The BFGoodrich Cross Control D tire is available in 11R22.5 and 11R24.5 sizes (Load Range H).
W.B. Mason, the nation’s second-largest privately owned office products dealer, has taken delivery of several Workhorse E-Gen electrified, range-extended step vans on leases from Ryder System, Inc., the company announced.
“Ryder is proud to be working with W.B. Mason to bring long-term environmental and cost-saving benefits of electric vehicles to its business and we look forward to expanding the partnership in the years to come,” said Dennis Cooke, Ryder's president of global fleet management solutions. “When companies outsource to Ryder, they get the value of our extensive experience operating and maintaining advanced vehicle technology fleets, so they can reduce risk, increase uptime, and speed return on investment.”
Workhorse’s E-Gen step van demonstrates a 40 MPGe fuel efficiency in on-the-road applications, which reduces vehicle emissions by 75% and is six times more efficient than conventional step vans. The E-Gen model provides an average range of 120 miles on a single charge with 60 electric miles enabled by Panasonic lithium-ion battery packs, and an additional 60 miles using the integrated BMW range extender.
In 2017, W.B. Mason announced its plans to lease Workhorse E-Gen hybrid-electric vehicles through Ryder and is taking delivery of four electric vehicles from Ryder this year.
Ryder collaborated with Workhorse to develop the electrified vehicle chassis and Morgan Olson to configure a customized truck specification that meets the delivery requirements of W.B. Mason. The vehicles will be supported by ChargePoint, the world’s leading electric vehicle charging network, as the primary charging infrastructure provider.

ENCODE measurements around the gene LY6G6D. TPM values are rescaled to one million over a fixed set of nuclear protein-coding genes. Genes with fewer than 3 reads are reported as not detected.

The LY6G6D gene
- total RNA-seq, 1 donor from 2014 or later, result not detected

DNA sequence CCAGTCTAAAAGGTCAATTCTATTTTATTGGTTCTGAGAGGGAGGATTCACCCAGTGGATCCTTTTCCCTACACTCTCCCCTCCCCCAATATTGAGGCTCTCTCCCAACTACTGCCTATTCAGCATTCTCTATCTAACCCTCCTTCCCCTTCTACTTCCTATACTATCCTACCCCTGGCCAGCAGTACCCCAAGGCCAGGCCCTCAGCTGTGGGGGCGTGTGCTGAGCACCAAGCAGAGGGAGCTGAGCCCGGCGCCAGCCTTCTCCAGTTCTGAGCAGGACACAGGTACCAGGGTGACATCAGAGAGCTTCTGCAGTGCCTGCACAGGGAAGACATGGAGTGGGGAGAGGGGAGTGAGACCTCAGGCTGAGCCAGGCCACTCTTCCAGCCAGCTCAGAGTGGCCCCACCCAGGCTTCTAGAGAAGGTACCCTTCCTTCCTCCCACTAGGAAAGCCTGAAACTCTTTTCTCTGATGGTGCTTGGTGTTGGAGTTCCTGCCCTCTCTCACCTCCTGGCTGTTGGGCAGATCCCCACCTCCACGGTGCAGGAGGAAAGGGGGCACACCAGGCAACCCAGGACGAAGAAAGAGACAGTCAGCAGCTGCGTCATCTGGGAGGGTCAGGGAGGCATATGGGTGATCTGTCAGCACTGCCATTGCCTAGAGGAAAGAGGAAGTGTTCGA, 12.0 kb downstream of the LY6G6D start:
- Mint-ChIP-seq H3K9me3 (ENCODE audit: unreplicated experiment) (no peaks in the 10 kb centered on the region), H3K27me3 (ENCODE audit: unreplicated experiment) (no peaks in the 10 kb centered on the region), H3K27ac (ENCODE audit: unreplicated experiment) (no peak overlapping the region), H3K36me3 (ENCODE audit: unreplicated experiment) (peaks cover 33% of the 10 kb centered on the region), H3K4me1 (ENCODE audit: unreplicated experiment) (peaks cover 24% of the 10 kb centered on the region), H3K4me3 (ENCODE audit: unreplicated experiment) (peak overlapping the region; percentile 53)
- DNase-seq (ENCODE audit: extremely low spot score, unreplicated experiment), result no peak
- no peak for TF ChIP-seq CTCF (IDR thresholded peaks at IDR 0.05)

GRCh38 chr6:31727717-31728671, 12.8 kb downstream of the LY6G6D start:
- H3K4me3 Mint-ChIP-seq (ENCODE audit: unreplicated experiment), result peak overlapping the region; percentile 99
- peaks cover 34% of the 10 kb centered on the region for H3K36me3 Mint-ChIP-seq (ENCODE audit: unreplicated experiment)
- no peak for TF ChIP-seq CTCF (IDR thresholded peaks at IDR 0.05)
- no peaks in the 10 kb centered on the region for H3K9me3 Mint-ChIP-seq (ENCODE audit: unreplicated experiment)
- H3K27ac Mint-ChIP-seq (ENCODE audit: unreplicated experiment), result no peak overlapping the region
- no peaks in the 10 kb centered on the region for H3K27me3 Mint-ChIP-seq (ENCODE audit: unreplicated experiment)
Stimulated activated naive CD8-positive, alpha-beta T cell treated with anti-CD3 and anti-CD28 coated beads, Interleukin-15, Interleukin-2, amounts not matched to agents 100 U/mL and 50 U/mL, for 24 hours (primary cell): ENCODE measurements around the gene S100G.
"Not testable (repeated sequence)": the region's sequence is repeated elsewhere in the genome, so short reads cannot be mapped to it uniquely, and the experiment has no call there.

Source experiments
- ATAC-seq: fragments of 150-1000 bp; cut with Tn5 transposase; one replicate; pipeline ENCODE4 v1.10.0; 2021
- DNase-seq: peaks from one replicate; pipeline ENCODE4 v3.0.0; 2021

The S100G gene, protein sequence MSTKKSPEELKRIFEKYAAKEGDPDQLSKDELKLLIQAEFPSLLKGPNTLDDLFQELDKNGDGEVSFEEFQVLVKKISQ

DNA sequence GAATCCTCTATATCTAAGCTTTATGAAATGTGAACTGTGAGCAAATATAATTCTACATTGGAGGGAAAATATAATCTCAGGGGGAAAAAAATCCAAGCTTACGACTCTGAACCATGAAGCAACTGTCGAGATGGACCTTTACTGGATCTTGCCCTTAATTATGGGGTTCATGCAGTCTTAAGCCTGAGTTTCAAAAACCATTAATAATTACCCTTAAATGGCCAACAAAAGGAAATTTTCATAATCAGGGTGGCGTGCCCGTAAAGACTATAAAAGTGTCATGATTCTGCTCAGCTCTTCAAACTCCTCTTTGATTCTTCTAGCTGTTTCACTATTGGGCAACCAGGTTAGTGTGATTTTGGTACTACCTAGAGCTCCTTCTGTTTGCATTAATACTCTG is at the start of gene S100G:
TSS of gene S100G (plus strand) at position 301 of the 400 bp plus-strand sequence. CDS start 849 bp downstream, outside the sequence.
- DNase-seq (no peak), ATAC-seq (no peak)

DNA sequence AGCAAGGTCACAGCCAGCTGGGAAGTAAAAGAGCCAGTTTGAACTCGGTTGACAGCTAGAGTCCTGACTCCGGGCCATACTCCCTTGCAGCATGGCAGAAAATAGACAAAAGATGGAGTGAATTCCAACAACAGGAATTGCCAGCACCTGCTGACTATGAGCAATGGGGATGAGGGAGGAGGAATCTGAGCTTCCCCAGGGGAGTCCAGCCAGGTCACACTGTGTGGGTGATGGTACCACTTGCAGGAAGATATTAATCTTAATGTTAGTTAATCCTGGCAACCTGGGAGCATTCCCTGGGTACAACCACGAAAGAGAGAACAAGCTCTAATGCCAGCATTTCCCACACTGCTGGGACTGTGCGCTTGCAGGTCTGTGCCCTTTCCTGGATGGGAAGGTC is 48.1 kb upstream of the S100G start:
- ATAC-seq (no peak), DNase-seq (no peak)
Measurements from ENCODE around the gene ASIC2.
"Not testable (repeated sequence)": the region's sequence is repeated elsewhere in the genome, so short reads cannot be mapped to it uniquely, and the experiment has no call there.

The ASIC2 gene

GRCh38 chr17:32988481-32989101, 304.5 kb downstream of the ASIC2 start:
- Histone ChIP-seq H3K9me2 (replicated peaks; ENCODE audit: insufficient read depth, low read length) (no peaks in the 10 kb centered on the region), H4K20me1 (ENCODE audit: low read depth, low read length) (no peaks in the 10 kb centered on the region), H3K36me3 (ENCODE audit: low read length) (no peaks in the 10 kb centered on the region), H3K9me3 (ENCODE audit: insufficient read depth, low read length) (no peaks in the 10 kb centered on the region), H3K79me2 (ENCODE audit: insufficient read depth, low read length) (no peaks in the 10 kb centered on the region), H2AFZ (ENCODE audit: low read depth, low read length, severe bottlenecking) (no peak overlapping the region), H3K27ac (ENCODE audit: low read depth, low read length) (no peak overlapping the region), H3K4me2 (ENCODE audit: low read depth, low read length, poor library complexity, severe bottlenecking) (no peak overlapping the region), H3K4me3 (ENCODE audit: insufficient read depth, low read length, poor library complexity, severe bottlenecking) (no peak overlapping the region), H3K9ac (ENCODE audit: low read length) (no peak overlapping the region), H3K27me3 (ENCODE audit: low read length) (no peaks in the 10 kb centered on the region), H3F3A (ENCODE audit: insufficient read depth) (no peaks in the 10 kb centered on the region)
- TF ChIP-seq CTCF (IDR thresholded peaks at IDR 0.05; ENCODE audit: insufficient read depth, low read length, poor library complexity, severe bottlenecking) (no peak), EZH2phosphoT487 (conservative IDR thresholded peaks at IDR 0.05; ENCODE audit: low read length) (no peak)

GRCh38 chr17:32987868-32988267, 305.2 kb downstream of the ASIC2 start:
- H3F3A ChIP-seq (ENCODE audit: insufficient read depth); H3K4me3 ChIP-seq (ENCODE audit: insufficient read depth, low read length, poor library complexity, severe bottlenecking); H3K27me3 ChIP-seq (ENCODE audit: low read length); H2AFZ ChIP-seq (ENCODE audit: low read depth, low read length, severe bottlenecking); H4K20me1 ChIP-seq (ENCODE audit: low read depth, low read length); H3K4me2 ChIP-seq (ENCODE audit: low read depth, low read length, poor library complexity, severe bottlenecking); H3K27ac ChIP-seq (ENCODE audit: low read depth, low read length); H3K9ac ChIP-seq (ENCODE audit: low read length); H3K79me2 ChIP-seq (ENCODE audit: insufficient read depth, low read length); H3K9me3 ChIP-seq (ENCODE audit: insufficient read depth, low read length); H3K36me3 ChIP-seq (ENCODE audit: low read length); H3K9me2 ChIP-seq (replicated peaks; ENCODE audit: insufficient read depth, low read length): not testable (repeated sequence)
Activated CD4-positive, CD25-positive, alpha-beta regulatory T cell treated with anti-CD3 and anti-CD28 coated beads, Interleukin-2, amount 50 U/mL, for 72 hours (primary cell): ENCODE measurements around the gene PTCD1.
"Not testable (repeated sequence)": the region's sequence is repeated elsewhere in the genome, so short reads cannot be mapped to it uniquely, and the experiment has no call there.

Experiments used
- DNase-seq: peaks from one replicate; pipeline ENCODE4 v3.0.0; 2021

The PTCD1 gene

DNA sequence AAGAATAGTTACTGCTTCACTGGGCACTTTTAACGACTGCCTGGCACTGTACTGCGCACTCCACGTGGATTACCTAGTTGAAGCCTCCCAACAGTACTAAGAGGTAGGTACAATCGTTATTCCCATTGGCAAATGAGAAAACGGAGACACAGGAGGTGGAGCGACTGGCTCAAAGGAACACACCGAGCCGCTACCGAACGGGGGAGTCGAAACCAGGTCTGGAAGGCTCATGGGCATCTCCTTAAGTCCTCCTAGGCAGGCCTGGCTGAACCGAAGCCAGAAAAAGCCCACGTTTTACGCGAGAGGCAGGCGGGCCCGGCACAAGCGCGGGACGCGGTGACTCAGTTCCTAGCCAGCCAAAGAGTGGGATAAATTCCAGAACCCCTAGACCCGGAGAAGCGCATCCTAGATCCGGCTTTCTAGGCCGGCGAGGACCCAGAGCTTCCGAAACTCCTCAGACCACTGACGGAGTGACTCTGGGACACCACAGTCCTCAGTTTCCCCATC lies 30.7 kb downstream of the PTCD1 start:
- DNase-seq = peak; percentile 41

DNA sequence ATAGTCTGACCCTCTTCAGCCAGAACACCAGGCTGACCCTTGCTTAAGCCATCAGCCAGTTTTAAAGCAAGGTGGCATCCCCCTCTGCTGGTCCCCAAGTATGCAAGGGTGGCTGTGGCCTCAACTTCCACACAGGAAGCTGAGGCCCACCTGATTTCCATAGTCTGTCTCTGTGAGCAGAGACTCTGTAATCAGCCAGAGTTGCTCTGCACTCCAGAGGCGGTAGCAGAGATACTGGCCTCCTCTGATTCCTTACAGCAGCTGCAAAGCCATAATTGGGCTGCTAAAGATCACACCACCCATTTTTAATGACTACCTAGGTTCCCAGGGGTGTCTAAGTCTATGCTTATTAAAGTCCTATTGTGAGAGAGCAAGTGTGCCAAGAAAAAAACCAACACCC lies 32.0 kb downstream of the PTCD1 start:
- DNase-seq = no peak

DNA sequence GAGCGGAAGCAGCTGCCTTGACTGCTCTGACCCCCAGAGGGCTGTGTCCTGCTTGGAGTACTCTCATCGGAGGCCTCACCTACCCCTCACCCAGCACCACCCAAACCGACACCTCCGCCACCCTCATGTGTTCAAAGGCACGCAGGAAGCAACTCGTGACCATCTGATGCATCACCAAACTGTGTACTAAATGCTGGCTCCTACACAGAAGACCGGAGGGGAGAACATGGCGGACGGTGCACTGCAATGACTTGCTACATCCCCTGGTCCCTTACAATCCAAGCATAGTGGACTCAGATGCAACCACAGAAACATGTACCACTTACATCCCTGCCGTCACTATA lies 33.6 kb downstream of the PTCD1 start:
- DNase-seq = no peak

Bestpass has launched Bestpass Rebilling to allow its customers to seamlessly reassign toll transactions to specific business units, customers or contractors, the toll management provider has announced.
"With Bestpass Rebilling, our customers can now recoup toll costs while radically simplifying their back-office operations," said John Andrews, president and CEO of Bestpass. "Not only will they save time and money on rebilling, but they will also benefit from the full Bestpass toll management service, including nationwide coverage, violation processing and account consolidation, among many other features."
Bestpass Rebilling customers will be able to use the Bestpass web portal to designate single vehicles or distinct groups of vehicles that are responsible for incurred toll transactions. The customers can also create toll statements on demand, for any period of time and with their company logo, to provide supporting documentation and to ensure reimbursement for all relevant transactions.